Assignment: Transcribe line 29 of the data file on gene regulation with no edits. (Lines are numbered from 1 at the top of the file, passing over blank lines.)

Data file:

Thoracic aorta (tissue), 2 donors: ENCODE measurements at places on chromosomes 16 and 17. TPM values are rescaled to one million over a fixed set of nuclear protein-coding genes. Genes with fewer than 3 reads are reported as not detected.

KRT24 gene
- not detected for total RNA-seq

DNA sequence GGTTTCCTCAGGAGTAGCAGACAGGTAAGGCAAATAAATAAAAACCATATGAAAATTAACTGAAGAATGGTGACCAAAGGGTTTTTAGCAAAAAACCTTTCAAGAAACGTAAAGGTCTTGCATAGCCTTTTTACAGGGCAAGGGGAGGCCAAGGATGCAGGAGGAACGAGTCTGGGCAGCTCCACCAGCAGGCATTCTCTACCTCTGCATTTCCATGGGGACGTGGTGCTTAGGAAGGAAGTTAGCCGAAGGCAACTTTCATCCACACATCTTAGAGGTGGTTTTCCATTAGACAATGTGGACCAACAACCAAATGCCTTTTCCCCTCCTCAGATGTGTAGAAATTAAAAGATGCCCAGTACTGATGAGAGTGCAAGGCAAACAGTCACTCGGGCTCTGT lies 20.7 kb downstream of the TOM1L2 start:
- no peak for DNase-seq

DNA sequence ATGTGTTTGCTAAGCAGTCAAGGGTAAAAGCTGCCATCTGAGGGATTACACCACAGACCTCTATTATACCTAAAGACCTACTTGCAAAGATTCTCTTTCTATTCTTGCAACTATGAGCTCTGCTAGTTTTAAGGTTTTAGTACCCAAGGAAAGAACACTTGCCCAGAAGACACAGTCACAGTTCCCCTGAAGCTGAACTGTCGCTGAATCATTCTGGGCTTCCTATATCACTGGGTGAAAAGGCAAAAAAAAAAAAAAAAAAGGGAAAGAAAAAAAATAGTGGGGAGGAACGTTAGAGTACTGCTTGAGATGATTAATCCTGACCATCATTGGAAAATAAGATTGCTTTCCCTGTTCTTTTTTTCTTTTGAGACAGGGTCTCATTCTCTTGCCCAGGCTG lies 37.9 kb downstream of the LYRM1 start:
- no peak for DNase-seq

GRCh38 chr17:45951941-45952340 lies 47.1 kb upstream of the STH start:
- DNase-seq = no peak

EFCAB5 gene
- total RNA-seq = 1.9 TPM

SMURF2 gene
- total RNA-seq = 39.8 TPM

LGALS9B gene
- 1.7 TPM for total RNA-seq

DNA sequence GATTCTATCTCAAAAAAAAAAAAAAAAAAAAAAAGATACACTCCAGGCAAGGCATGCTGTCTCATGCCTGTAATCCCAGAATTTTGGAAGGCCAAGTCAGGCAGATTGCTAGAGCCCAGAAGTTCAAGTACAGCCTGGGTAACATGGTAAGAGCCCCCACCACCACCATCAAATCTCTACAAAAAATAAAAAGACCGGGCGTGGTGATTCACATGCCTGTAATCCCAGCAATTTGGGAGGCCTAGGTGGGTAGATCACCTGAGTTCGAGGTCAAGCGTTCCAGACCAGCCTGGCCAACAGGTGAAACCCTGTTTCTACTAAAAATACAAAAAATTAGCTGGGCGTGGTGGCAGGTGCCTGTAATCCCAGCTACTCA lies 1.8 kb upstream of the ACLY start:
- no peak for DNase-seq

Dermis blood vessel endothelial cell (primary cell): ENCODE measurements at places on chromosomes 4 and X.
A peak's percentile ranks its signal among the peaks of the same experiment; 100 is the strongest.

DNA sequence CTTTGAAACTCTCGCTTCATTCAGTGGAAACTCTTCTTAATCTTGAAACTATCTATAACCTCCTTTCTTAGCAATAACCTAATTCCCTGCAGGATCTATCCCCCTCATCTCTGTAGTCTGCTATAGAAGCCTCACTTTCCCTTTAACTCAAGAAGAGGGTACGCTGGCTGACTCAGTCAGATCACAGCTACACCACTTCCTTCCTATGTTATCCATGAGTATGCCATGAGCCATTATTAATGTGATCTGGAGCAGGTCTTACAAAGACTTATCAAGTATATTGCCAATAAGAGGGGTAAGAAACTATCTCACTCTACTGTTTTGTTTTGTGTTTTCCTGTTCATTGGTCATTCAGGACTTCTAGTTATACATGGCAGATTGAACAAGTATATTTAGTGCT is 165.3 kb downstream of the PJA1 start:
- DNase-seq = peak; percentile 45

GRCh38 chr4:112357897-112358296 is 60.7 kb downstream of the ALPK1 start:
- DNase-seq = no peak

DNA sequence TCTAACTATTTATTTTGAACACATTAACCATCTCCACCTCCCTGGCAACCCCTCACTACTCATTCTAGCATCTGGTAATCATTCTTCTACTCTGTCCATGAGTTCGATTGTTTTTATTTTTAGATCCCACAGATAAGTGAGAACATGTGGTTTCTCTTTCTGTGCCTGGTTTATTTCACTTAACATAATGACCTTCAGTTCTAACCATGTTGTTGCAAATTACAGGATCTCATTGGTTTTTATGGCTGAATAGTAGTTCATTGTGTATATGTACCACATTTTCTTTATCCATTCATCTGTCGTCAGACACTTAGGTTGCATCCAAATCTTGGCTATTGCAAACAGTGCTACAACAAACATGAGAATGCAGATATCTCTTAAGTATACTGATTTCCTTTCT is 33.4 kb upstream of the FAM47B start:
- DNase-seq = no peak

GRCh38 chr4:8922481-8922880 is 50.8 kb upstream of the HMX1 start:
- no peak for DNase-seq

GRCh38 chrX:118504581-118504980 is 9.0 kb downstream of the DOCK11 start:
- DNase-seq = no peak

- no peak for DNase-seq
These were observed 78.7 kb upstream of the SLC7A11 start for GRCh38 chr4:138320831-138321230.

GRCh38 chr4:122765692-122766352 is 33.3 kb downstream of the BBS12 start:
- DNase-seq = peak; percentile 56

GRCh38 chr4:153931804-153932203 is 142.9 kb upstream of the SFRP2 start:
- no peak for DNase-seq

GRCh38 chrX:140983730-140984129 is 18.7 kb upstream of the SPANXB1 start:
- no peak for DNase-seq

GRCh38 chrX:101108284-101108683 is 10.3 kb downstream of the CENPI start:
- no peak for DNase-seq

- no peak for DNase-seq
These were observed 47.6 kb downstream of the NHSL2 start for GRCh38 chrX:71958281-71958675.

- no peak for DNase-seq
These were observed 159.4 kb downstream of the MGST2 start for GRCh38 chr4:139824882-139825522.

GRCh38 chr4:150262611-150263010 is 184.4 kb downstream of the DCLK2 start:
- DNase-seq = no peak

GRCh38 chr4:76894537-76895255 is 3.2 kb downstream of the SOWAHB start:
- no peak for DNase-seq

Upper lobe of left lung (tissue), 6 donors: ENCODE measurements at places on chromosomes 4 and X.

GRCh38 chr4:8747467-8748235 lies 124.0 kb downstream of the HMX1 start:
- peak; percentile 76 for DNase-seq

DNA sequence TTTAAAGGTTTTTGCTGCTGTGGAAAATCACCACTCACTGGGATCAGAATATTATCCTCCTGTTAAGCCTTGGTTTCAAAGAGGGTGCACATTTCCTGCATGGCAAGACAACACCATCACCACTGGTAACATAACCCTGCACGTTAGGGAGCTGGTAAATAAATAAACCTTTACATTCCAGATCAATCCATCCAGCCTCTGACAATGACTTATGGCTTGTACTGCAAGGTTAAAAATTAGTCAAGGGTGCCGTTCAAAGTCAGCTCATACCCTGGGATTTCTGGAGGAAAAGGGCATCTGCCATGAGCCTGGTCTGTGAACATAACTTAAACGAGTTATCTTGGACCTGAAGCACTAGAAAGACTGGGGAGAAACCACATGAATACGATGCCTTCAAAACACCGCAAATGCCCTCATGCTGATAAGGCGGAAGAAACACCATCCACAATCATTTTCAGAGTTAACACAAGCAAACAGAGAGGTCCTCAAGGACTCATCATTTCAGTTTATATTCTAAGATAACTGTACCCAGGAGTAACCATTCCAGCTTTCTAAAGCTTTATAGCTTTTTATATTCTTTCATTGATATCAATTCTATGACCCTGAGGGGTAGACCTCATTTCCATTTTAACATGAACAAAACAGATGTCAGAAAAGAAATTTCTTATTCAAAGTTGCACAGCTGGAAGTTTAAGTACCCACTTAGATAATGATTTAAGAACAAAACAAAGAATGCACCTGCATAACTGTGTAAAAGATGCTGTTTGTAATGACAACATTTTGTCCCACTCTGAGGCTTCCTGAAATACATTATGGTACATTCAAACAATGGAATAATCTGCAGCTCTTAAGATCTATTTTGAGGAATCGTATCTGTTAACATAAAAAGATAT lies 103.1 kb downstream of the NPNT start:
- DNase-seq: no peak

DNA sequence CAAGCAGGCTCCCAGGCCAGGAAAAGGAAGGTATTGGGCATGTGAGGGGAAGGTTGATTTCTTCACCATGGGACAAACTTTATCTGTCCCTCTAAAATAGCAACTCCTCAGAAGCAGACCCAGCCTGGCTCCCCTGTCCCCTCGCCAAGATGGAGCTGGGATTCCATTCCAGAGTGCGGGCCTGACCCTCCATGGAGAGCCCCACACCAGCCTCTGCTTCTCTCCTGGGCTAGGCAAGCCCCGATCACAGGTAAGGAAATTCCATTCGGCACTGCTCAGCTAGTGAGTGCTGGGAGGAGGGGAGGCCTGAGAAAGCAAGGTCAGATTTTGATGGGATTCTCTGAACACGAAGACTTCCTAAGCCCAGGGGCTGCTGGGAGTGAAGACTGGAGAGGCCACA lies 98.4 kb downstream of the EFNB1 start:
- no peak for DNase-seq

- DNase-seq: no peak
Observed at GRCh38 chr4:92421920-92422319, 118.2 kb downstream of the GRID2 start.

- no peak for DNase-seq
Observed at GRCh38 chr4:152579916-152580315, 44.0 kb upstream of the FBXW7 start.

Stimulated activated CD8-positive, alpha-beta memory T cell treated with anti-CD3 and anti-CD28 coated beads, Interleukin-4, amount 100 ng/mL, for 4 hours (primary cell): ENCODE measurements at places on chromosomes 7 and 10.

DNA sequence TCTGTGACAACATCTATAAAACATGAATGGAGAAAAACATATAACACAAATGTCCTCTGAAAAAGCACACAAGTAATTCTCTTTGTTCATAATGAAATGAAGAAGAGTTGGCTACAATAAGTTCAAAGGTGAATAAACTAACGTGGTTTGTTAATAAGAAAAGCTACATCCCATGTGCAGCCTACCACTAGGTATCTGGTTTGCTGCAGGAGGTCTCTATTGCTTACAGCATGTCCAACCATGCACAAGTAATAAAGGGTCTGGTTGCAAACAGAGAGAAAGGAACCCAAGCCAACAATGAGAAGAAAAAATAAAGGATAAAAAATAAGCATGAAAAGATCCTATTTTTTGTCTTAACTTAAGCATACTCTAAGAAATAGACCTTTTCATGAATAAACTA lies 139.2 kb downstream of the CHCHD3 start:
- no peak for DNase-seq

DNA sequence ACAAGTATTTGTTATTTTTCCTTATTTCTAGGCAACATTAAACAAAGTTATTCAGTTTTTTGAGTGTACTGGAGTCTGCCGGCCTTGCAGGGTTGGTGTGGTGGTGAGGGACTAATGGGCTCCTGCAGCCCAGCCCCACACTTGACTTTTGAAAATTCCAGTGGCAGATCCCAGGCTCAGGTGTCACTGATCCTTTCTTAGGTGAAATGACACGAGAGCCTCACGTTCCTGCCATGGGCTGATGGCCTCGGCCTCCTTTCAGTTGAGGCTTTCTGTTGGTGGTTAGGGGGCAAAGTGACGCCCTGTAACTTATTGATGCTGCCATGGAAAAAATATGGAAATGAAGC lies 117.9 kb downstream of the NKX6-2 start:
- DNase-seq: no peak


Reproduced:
- DNase-seq = no peak